I’m not sure there’s been a very loud chorus of people out there saying that Homeland hasn’t been exciting enough, but if there were any such malcontents, maybe this episode was for them. Because KABOOM, what an ending, right?
First thing’s first: Carrie listens to more jazz than maybe you were prepared to handle. If she’s not smoothing on some Miles Davis as she waits for her “date” (biggest, scariest quote marks around that, given the outcome) with Brody, she’s listening to it in the car on the way to work. She also listens to jazz while she’s wandering ethereal hedge mazes while mentally picturing history’s greatest atrocities, but I’m still not ready to discuss the opening credits.
Following up on the lead Carrie got from the imam’s wife, the CIA has zeroed in on Saudi diplomat Al Zahrani as their next target. They’ve got a couple of angles to take on the guy, as it turns out he’s both in debt and down-low gay — bathhouse photos and everything. Carrie and Saul are hoping to be able to put the squeeze on this guy, but the State Department gets sooooo skittish when it comes to the Agency violating diplomatic immunity agreements.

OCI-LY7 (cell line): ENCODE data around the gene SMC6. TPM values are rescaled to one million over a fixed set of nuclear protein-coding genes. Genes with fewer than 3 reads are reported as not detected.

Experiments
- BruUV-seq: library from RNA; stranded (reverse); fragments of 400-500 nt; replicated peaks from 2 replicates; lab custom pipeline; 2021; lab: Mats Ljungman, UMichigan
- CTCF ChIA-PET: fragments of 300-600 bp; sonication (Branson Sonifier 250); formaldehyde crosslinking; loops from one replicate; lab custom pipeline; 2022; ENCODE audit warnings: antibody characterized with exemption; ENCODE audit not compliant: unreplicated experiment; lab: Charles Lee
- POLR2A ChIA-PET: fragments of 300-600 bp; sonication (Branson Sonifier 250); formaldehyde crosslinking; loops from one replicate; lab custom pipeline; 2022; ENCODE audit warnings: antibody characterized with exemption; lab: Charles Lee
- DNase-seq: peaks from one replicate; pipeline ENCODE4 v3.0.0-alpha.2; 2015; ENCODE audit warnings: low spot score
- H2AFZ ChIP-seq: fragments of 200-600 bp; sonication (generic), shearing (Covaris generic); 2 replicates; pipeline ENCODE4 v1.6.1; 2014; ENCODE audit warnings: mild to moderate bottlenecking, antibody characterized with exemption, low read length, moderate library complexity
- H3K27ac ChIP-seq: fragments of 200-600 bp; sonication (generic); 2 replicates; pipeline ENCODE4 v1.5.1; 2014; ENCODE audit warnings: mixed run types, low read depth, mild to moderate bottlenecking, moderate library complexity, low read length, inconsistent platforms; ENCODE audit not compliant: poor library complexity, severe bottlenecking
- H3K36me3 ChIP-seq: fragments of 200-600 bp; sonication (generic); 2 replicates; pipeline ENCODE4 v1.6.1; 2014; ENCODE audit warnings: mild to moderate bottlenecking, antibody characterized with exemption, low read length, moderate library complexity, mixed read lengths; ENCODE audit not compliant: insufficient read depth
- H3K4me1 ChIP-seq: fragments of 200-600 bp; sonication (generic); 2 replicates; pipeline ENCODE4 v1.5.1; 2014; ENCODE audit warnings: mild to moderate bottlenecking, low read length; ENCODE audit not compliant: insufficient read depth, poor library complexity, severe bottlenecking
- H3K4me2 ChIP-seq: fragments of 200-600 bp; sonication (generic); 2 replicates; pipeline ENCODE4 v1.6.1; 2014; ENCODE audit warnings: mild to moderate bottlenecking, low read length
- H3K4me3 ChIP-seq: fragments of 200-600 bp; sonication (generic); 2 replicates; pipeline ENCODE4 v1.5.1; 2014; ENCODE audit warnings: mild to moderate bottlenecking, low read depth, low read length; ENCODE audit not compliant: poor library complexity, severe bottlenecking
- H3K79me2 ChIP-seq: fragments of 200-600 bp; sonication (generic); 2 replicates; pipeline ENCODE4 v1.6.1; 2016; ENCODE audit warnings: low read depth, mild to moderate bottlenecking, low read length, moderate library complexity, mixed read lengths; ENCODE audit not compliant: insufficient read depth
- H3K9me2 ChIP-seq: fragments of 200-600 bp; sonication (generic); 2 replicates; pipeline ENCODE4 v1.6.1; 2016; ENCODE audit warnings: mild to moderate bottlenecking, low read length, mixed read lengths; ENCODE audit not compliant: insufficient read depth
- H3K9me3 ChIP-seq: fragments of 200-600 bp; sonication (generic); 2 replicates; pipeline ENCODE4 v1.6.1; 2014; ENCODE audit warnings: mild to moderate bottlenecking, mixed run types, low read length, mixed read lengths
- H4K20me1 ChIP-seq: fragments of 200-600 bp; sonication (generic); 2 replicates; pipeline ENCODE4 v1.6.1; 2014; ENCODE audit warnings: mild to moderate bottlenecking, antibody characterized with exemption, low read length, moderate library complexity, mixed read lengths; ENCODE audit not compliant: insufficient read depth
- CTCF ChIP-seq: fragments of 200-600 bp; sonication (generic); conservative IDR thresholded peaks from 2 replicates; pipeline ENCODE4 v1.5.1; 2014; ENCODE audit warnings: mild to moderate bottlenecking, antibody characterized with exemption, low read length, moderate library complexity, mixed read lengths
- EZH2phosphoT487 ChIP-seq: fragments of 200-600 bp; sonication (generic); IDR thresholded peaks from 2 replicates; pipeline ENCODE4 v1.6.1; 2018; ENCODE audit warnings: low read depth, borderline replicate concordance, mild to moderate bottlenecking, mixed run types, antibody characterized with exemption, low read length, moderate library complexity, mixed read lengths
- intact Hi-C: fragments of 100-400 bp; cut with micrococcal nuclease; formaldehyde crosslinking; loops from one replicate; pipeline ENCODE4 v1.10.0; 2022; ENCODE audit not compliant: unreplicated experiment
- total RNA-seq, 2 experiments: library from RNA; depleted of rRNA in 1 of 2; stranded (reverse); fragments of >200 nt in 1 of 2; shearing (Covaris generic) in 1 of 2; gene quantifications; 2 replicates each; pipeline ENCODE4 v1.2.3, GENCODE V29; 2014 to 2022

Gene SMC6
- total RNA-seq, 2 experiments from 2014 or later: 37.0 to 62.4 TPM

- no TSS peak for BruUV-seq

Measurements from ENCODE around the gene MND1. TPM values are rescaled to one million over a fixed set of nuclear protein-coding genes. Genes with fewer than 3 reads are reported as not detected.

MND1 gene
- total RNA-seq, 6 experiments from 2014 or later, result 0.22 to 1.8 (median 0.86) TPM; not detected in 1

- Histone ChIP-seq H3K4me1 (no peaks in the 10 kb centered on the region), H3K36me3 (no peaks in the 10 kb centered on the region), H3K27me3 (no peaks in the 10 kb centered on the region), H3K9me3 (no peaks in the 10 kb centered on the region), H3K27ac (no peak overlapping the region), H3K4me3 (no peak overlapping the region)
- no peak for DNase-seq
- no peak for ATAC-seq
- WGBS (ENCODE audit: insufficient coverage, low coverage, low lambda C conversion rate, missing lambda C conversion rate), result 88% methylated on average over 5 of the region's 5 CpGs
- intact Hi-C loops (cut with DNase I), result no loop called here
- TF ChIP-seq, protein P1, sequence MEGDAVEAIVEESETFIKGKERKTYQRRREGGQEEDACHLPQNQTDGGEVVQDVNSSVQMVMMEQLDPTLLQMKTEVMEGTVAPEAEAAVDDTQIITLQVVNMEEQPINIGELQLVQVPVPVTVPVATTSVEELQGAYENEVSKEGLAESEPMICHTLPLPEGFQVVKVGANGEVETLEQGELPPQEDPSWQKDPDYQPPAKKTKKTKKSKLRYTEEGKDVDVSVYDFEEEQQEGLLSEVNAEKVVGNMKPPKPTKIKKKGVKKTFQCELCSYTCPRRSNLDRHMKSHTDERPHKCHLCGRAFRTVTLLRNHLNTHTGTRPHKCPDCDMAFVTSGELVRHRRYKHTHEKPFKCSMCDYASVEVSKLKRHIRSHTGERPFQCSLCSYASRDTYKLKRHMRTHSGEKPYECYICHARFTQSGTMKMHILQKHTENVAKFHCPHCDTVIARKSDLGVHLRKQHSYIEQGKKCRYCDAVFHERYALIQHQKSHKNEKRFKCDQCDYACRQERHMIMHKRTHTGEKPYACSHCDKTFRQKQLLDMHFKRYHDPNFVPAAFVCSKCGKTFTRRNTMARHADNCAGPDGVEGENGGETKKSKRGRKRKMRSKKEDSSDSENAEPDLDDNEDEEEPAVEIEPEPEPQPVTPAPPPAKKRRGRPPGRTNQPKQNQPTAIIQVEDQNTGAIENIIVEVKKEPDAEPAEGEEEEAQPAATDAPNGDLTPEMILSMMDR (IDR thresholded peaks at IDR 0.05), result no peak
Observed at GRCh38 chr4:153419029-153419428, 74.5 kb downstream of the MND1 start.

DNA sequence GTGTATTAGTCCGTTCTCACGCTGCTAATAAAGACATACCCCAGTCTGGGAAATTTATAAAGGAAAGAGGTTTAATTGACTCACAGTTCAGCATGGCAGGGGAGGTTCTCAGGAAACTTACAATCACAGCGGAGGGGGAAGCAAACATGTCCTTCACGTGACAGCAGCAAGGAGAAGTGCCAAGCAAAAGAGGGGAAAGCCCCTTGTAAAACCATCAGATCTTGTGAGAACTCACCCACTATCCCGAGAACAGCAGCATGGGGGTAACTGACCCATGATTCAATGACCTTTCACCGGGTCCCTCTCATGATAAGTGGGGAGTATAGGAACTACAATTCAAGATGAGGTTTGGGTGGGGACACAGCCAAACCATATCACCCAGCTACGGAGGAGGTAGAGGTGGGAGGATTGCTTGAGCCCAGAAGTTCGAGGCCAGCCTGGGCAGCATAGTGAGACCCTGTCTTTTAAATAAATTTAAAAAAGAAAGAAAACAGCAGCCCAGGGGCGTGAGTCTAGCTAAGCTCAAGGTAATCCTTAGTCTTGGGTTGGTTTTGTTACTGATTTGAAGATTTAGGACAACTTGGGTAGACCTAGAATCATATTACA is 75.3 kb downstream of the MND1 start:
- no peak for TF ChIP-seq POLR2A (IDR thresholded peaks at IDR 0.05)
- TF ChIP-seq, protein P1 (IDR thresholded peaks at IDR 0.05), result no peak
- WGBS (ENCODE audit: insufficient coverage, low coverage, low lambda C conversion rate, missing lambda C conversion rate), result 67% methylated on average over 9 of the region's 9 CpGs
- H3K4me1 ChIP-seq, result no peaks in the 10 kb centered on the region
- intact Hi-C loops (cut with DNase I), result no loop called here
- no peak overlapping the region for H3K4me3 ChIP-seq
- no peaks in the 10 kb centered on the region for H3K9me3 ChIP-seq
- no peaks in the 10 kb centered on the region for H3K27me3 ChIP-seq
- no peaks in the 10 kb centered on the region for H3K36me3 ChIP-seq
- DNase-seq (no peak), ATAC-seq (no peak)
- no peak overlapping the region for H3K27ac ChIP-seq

I know everybody got scared that Homeland was turning into 24 a few weeks ago, when we got the double-fake-out about Brody’s terrorist leanings. But I can sniff out this show’s 24 DNA much better when they use things like “diplomatic immunity” as plot points. It’s a classic international-intrigue boogeyman that places The Rules at odds with Getting Things Done. For my money, I thought The West Wing did the diplomatic immunity thing best when they had President Bartlett yell at them for not paying their parking tickets.
David Estes manages to take his balls out of his purse (or, you know, flagrantly defy longstanding diplomatic agreements) and tells Carrie and Saul to go through with the interrogation anyway. And he wants Carrie to take point on it. It seems for a moment like Saul might have some hard feelings that he’s getting leapfrogged — these past several weeks have really shown Saul to be taking refuge from his personal life in his work — but he ultimately gives Carrie an encouraging pep talk: “Eviscerate the motherfucker.”